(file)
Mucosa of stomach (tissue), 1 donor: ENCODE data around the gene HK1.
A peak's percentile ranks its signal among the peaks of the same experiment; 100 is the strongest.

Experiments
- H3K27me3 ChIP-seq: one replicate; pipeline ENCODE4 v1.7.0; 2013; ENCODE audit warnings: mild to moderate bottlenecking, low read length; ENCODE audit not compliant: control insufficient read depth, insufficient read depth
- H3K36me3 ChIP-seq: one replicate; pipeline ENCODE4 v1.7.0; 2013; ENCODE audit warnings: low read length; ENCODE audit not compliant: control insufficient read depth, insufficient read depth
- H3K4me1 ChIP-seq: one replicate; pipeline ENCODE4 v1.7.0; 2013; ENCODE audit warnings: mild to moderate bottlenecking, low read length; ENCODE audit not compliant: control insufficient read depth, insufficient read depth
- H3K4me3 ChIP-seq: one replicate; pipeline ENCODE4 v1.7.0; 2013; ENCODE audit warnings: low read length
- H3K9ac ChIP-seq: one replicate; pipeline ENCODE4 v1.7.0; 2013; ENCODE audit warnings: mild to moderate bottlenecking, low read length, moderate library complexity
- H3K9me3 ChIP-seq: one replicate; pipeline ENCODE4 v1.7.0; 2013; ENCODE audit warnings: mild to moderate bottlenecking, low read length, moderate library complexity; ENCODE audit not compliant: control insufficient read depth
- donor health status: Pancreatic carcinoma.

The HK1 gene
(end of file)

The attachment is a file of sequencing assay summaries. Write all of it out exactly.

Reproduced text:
Mucosa of stomach (tissue), 1 donor: ENCODE data around the gene HK1.
A peak's percentile ranks its signal among the peaks of the same experiment; 100 is the strongest.

Experiments
- H3K27me3 ChIP-seq: one replicate; pipeline ENCODE4 v1.7.0; 2013; ENCODE audit warnings: mild to moderate bottlenecking, low read length; ENCODE audit not compliant: control insufficient read depth, insufficient read depth
- H3K36me3 ChIP-seq: one replicate; pipeline ENCODE4 v1.7.0; 2013; ENCODE audit warnings: low read length; ENCODE audit not compliant: control insufficient read depth, insufficient read depth
- H3K4me1 ChIP-seq: one replicate; pipeline ENCODE4 v1.7.0; 2013; ENCODE audit warnings: mild to moderate bottlenecking, low read length; ENCODE audit not compliant: control insufficient read depth, insufficient read depth
- H3K4me3 ChIP-seq: one replicate; pipeline ENCODE4 v1.7.0; 2013; ENCODE audit warnings: low read length
- H3K9ac ChIP-seq: one replicate; pipeline ENCODE4 v1.7.0; 2013; ENCODE audit warnings: mild to moderate bottlenecking, low read length, moderate library complexity
- H3K9me3 ChIP-seq: one replicate; pipeline ENCODE4 v1.7.0; 2013; ENCODE audit warnings: mild to moderate bottlenecking, low read length, moderate library complexity; ENCODE audit not compliant: control insufficient read depth
- donor health status: Pancreatic carcinoma.

The HK1 gene